Gehl Institute collaborated with the MIT Civic Data Design Lab as they designed, fabricated, and tested sensor-enabled street furniture for the collection of public life data. The results, including instructions on how to manufacture the benches, were then published in a free, downloadable report.
What is BenchMark?
Civic Data Design Lab developed the BenchMark project with Gehl Institute to see how “smart” furniture, equipped with sensors and machine learning technology, could augment urban design methodologies for measuring public life. Underlying the experiment was a desire to provide an alternative to the current model of private-sector actors shaping the augmentation of urban space with “smart” technologies. Typically, these companies do not share their methods or data with the public. In line with our mission, BenchMark provides an open source strategy through sharing data and methods for measuring public space which anyone can use.
The mobile benches and signs were designed to collect anonymous data about where a given bench is located, how close it is to other BenchMark benches, whether it is in use as a seat or something else, how many people are in the public place at any given time, and environmental conditions such as light and noise.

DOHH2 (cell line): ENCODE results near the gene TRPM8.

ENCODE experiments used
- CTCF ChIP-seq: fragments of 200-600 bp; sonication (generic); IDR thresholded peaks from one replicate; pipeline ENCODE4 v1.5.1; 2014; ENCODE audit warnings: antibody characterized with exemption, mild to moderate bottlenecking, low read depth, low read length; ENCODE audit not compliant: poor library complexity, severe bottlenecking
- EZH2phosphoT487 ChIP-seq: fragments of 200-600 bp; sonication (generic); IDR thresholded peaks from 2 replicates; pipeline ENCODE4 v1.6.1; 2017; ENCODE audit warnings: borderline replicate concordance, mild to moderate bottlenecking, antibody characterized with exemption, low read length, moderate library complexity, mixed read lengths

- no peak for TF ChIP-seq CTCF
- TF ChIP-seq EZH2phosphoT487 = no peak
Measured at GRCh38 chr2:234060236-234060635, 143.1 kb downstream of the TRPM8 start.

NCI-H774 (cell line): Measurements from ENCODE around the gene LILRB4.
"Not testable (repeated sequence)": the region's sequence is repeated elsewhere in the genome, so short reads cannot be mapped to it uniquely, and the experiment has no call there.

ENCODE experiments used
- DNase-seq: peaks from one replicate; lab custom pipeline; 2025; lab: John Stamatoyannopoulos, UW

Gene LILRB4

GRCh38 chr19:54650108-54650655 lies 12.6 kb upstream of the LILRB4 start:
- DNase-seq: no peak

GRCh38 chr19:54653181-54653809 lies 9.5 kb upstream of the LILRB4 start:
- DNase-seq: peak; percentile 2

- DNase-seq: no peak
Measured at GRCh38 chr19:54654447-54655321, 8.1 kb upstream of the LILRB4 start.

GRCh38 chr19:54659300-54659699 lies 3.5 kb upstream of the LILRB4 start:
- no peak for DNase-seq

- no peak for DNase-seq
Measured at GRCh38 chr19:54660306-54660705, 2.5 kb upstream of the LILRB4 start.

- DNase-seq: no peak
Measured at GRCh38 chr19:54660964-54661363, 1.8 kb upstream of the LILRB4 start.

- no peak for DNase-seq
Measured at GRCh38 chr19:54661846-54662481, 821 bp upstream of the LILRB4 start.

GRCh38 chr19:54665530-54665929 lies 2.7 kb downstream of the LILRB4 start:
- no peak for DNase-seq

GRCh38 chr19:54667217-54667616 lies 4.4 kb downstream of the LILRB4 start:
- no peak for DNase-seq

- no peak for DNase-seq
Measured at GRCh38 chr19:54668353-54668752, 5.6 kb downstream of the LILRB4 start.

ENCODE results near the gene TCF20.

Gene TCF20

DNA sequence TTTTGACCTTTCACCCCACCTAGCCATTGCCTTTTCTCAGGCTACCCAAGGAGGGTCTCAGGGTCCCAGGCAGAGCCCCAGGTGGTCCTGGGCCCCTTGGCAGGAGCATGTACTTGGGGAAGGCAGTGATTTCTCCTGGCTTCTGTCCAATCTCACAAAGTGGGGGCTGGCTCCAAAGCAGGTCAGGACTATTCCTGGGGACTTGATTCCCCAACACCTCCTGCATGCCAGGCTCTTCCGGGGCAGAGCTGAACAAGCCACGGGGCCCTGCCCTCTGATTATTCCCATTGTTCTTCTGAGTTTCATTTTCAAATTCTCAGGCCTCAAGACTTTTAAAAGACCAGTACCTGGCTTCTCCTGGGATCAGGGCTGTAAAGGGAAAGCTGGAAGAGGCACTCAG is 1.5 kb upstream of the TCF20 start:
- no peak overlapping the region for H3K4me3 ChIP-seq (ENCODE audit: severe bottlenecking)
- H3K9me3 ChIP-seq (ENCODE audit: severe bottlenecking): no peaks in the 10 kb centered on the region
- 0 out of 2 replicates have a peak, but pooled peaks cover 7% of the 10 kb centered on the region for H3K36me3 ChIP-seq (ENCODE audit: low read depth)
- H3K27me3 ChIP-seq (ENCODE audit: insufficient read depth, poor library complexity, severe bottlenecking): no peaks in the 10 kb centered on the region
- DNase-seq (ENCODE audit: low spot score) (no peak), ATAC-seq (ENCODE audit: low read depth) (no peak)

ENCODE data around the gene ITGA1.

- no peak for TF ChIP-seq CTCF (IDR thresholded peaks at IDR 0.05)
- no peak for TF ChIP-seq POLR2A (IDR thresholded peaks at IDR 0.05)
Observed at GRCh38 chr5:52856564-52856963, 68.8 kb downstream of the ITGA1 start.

“Our research team sought to understand what spatial qualities promote active, social spaces,” explains Professor Sarah Williams, Director of the Civic Data Design Lab, whose work focuses on the intersection of data, policy, and the built environment. To do so, the BenchMark furniture was tested in three locations: on the MIT campus in Cambridge, MA; at the Belmont Better Block festival in Charlotte, NC; and at HUBweek in Boston, MA. The stories of these tests, including successes, failures, and lessons learned, are documented in the full report.
By designing the furniture for relatively easy fabrication, as well as detailing each of its components, the thinking behind design decisions, and the ups and downs of the multiple tests, BenchMark offers a way in for civic technologists with limited resources and a desire to do this type of data collection. The final report contains detailed analysis on the development and testing of the system for anyone to read, as well as recommendations for civic leaders on how to improve public spaces based on the visualizations and statistics generated by BenchMark’s outputs.
The final report functions can be a helpful resource for urban researchers who use public life metrics to enhance the quality of the public realm. A “smarter” city offers many opportunities, but its democratic potential relies on transparency and measuring the right things for the public good.
Questions about the experiments, sensor technology, and bench fabrication? Head to our Bookshelf and download the full report. If you’re interested in testing the BenchMark in your city, we want to hear from you!
This project was made possible through the generous support of the John S. and James L. Knight Foundation.